These are the games that are going on that exclude the role of Parliament to do what we are supposed to be doing. We are seeing it again in this particular bill, Bill C-60, under immigration and the people whom we bring in as temporary workers.

There was another article in The Globe and Mail yesterday on this. The public is starting to see what is going on, and it is our role to help them understand the process. The headline here is: "The State Intrudes on the Workplace." There is another example, honourable senators, of the same issue that I am trying —

Senator Mitchell: Was that in the National Post?

Senator Day: No, it was in The Globe and Mail.

Honourable senators, I am trying to bring to your attention that there are a lot of hidden dangers and unintended consequences in the 233 clauses that appear in this bill and that we have to try to be aware of and try to predict. It will be so much easier if we could just have an act.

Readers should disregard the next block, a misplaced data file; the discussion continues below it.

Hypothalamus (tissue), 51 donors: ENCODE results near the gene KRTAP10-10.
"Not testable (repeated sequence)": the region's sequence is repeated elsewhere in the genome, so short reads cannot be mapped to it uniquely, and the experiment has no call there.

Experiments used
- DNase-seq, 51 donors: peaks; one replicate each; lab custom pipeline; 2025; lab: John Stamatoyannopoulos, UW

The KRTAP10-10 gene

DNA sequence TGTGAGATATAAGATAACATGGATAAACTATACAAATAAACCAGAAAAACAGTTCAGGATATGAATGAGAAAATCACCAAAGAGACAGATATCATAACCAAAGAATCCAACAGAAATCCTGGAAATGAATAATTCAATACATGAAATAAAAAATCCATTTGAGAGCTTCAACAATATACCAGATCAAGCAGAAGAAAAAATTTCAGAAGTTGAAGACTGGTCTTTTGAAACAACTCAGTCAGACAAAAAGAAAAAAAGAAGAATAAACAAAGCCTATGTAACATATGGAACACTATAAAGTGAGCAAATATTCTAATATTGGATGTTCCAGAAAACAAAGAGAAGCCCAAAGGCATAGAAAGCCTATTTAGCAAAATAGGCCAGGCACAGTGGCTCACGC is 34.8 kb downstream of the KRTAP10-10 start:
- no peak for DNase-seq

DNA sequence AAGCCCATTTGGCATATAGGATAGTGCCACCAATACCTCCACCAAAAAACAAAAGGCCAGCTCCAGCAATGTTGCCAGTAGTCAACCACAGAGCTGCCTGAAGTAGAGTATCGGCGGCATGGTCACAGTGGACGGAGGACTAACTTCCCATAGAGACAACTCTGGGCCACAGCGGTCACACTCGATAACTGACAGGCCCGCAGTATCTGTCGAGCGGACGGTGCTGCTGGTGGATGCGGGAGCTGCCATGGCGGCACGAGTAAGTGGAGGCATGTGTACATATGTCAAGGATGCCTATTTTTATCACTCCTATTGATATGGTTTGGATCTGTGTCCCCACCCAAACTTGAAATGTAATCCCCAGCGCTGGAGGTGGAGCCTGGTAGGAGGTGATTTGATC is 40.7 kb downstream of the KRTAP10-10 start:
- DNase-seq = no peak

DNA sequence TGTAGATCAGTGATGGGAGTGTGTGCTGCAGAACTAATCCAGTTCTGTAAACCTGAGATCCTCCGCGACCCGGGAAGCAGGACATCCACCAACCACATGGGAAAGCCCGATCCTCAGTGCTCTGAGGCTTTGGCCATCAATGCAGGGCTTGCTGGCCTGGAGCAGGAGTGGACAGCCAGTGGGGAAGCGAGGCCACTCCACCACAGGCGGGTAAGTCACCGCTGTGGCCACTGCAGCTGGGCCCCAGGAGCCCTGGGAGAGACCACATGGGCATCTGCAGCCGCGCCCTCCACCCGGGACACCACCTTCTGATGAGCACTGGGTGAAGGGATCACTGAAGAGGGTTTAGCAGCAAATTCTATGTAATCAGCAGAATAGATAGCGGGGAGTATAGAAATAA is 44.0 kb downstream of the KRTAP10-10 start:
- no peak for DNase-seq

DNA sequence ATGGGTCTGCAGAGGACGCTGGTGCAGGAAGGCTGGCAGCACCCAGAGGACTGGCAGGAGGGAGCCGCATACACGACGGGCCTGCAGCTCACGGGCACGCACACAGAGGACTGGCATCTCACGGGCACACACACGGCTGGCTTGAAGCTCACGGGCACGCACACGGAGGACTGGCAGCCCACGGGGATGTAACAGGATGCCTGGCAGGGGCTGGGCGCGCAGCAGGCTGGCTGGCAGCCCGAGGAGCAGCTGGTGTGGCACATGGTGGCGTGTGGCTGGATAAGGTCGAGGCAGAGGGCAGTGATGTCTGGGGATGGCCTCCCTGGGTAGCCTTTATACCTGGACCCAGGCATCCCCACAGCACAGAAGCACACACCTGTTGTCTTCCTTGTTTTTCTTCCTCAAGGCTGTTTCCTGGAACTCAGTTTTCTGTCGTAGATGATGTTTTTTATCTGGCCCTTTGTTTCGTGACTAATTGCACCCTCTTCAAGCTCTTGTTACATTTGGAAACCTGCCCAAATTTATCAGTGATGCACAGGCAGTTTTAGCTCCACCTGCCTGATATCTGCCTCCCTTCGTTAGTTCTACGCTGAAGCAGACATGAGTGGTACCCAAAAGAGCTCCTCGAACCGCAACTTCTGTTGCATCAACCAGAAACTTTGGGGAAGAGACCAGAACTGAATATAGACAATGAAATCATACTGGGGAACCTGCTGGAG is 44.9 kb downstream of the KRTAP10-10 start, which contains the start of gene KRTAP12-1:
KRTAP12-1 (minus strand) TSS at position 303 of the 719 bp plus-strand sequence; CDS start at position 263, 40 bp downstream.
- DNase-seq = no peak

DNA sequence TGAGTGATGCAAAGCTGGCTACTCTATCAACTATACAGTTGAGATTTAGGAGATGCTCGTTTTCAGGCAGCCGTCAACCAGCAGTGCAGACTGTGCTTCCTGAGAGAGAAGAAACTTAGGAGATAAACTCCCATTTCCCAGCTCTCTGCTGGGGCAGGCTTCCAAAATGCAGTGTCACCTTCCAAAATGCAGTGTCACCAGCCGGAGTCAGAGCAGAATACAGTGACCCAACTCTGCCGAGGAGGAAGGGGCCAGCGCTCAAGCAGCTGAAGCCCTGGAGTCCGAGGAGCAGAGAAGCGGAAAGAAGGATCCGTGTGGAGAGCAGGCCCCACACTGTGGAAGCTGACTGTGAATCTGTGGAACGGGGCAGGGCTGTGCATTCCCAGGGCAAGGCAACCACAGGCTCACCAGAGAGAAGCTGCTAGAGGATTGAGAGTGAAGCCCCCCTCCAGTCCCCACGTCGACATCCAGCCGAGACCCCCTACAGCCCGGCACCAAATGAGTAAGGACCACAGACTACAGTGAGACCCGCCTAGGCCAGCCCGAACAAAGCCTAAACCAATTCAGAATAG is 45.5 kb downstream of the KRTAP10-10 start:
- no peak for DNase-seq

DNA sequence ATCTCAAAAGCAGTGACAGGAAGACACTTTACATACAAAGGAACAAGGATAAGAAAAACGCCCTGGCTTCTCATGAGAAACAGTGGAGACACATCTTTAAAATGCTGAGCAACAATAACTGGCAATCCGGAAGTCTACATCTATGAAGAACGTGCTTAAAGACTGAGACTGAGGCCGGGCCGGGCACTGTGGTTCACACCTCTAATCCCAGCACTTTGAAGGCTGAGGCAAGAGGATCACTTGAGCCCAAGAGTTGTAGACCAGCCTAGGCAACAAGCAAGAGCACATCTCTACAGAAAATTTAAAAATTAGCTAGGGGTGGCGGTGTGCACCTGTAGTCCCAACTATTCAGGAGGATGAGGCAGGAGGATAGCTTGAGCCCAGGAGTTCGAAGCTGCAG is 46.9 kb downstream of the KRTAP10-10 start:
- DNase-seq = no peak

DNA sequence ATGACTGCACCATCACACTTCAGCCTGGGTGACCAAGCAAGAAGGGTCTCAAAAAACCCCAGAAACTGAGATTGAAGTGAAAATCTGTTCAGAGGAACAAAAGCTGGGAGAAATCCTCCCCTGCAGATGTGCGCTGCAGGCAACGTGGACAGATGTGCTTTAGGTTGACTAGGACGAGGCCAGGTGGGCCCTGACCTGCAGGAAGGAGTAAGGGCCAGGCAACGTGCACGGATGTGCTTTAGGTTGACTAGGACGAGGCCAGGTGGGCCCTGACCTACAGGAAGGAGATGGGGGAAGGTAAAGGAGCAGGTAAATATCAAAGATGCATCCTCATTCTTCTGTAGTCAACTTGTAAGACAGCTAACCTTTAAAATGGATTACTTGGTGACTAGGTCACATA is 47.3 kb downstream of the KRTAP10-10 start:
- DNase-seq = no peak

For example, in this legislation, there is a separate act with respect to Foreign Affairs and dealing with bringing in the Canadian International Development Agency, the structure and the three ministers and how that is all going to be done. Admittedly, it is mentioned in the budget, but it did not have to be part of this bill. We did not have to have an act within an act. We could have had an act that stood alone, just reflecting and enabling what had taken place, just the government policy. Instead, it gets all pushed in here and we just do not have time to do a proper analysis of all of these items that come up.